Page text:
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A resource for benchmarking the usefulness of protein structure models



Increasingly, biologists and biochemists use computational tools to design experiments to probe the function of proteins and/or to engineer them for a variety of different purposes. The most effective strategies rely on the knowledge of the three-dimensional structure of the protein of interest. However it is often the case that an experimental structure is not available and that models of different quality are used instead. On the other hand, the relationship between the quality of a model and its appropriate use is not easy to derive in general, and so far it has been analyzed in detail only for specific application.


This paper describes a database and related software tools that allow testing of a given structure based method on models of a protein representing different levels of accuracy. The comparison of the results of a computational experiment on the experimental structure and on a set of its decoy models will allow developers and users to assess which is the specific threshold of accuracy required to perform the task effectively.


The ModelDB server automatically builds decoy models of different accuracy for a given protein of known structure and provides a set of useful tools for their analysis. Pre-computed data for a non-redundant set of deposited protein structures are available for analysis and download in the ModelDB database.

Implementation, availability and requirements

Project name: A resource for benchmarking the usefulness of protein structure models. Project home page:

Operating system(s): Platform independent. Programming language: Perl-BioPerl (program); mySQL, Perl DBI and DBD modules (database); php, JavaScript, Jmol scripting (web server). Other requirements: Java Runtime Environment v1.4 or later, Perl, BioPerl, CPAN modules, HHsearch, Modeller, LGA, NCBI Blast package, DSSP, Speedfill (Surfnet) and PSAIA. License: Free. Any restrictions to use by non-academics: No.


The function of a protein is brought about by its three-dimensional structure the knowledge of which can be instrumental to several applications, ranging from function assignment to the prediction of its mode of interaction with its molecular partners to the interpretation and design of re-engineering experiments.

The obvious limiting step in exploiting the power of protein structures in many of these applications clearly lies on the availability of a relatively small number of experimentally determined protein structures, stored in the PDB [1], compared to the number of known protein sequences [2]. This limitation can be partially overcome by the use of methods for inferring the structure of proteins from their sequences.

At present several methods are available to this end the most reliable of which remains comparative modeling, based on the observation that evolutionarily related proteins have similar structure and therefore that the knowledge of the structure of one member of a protein family (template) can be used as starting model for the others, provided that the evolutionary relationship can be detected at the sequence level. Because functional relevant regions are better preserved in evolution, the method has the advantage that it will produce better results for the biologically relevant parts of the target protein.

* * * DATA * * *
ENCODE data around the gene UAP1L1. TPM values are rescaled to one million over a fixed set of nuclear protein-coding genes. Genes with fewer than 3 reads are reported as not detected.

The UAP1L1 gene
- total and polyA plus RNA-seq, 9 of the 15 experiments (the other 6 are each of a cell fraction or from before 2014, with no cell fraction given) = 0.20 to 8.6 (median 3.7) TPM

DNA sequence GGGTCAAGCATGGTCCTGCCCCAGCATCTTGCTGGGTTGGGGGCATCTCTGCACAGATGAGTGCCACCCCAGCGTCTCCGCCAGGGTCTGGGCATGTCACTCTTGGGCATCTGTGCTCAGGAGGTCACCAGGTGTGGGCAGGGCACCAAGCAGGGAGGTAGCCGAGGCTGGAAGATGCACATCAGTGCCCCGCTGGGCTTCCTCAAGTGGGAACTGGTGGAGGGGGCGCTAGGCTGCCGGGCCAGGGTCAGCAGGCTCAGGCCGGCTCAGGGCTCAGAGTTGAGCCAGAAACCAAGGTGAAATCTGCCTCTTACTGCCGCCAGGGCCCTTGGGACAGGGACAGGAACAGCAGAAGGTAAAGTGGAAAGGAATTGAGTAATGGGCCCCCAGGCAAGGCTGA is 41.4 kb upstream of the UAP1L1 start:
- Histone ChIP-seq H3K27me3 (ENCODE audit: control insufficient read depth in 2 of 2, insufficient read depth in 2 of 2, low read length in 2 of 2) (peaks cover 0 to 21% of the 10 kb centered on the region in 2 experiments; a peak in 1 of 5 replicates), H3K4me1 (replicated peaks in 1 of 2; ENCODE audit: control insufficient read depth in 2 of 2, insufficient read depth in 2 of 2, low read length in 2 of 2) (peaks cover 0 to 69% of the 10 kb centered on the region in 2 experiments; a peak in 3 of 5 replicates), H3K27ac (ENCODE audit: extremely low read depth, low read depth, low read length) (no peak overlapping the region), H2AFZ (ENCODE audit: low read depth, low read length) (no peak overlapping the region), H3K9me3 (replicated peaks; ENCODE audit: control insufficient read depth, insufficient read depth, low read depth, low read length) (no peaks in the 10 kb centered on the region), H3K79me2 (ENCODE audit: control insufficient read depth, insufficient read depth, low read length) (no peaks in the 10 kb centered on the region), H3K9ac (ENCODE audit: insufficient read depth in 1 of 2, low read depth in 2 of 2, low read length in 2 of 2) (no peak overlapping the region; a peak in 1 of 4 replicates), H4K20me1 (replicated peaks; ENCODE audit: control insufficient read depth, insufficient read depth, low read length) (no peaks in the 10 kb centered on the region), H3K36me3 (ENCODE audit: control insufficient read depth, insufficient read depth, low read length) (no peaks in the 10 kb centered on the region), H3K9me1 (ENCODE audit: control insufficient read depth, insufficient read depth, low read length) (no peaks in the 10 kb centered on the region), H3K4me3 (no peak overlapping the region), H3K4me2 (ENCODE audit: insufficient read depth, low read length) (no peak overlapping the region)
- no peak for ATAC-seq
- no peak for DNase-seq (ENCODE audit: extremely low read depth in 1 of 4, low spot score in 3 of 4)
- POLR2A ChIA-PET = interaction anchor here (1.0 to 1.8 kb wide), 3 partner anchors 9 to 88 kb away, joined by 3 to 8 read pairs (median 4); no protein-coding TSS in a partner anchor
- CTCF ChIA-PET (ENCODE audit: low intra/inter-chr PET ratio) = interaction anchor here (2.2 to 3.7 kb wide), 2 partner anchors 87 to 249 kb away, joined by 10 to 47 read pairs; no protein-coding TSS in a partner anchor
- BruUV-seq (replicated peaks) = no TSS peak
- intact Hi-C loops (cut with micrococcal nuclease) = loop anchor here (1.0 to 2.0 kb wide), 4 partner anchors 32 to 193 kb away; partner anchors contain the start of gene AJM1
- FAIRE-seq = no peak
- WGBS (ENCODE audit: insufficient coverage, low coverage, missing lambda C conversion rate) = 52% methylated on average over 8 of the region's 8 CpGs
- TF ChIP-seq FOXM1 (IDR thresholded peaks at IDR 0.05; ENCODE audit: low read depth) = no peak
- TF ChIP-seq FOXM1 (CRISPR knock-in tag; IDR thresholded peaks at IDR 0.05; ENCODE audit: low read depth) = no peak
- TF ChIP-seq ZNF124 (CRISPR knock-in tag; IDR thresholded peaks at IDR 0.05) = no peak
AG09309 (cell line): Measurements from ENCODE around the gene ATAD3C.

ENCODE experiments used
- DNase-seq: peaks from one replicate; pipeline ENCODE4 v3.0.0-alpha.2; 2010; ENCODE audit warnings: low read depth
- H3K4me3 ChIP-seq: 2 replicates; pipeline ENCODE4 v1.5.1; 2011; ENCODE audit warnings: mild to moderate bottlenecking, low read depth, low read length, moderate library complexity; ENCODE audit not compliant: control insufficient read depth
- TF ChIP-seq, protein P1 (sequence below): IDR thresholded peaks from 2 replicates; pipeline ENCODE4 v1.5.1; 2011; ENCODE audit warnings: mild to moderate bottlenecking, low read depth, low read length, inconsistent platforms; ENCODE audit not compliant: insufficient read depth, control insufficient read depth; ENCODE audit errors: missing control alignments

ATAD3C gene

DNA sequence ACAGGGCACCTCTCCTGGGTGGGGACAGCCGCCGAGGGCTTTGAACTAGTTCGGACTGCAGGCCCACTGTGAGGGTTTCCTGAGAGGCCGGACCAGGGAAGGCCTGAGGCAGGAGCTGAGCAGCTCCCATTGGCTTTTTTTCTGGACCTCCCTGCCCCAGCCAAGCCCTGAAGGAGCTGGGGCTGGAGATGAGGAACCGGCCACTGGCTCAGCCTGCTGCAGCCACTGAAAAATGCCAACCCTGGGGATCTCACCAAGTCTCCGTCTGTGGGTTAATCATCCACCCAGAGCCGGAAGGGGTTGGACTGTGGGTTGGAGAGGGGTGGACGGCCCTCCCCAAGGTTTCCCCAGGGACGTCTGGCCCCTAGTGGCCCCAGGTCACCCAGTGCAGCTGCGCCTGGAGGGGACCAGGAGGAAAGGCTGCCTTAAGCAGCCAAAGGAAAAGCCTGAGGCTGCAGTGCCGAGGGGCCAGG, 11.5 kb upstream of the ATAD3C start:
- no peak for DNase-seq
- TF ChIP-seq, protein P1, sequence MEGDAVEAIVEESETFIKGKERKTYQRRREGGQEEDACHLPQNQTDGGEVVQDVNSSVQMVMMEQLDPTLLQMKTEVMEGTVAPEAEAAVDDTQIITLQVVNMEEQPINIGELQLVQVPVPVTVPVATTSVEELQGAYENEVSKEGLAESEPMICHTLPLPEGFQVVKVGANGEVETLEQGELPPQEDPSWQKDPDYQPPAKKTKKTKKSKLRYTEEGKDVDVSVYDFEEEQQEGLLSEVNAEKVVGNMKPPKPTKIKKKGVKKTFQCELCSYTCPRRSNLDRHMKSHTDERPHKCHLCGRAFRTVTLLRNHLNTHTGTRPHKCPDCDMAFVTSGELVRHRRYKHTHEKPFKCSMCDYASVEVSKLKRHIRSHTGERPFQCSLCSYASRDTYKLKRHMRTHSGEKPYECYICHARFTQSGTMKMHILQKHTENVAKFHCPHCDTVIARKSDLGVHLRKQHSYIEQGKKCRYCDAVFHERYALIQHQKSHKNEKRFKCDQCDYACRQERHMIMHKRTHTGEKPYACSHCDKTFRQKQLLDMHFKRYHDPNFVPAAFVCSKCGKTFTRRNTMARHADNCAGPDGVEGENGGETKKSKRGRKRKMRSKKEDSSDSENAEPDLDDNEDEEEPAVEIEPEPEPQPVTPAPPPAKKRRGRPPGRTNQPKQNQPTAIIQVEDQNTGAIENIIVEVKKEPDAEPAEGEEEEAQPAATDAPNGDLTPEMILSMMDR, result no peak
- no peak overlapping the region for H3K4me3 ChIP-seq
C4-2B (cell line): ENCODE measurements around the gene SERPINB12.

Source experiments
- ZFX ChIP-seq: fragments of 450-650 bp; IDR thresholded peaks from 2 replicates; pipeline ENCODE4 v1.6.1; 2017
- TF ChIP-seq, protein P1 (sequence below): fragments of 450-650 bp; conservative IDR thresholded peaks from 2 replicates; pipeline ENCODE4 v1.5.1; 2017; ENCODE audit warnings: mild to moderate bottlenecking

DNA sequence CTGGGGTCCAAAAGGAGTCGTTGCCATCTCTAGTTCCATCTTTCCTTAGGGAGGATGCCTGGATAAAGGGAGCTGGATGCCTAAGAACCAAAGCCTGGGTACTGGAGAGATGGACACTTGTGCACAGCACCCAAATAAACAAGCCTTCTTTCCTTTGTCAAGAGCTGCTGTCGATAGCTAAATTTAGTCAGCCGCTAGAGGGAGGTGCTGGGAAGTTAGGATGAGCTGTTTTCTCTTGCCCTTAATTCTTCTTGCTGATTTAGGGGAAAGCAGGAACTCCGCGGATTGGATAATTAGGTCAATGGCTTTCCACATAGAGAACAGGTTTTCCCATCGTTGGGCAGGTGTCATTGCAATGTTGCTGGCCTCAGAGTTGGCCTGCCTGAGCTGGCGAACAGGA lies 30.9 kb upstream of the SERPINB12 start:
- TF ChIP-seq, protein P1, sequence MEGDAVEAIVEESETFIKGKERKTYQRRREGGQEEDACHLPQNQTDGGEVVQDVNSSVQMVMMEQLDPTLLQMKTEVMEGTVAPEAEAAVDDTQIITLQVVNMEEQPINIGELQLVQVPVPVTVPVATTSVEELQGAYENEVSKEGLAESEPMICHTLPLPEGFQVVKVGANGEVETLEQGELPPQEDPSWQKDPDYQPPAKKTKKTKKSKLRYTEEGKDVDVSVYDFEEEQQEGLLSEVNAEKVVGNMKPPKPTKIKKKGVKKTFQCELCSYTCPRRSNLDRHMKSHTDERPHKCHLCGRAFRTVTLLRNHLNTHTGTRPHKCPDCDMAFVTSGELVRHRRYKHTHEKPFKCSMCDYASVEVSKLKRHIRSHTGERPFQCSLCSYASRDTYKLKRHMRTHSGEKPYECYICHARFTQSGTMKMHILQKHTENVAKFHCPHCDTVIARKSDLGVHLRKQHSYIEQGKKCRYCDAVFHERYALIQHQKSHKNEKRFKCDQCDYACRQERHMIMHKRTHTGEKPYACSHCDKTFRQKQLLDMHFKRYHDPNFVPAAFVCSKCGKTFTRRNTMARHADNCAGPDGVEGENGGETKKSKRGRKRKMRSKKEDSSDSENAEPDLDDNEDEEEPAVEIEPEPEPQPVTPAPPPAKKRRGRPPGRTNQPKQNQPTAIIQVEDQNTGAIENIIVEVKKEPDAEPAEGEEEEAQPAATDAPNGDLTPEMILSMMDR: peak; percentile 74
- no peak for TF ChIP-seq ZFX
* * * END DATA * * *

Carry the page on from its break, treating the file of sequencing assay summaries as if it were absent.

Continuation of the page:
Comparative modeling has an additional advantage over other protein structure prediction methods: there is a known and well-studied relationship between the divergence between the sequences of two homologous proteins, indicative of their evolutionary distance, and the structural changes between the backbone atoms of their core [3]. This implies that, when a single template is used, it is possible to estimate beforehand the error affecting the model by measuring the percentage of identity between its sequence and that of the target protein.

The relationship has been validated several times, for example using the results of blind tests in the CASP (Critical Assessment of Methods of Protein Structure Prediction) series of initiatives [4]. The results of the experiments also repeatedly showed that the quality of models can be substantially improved when the whole set of sequences of the protein family are taken into account and this affects several steps of the modeling procedure, from the detection of the template to the quality of the alignment to the use of different regions from different templates in the final model. However, in this case and when multiple templates are used, the relationship between sequence and structure divergence is more difficult to estimate.

CASP has also tested the ability of independent methods to estimate the quality of models demonstrating that they can achieve a significant accuracy in selecting the best model among a set of diverse predictions for the same proteins, while methods for assigning an estimated quality to single models still lag behind [5].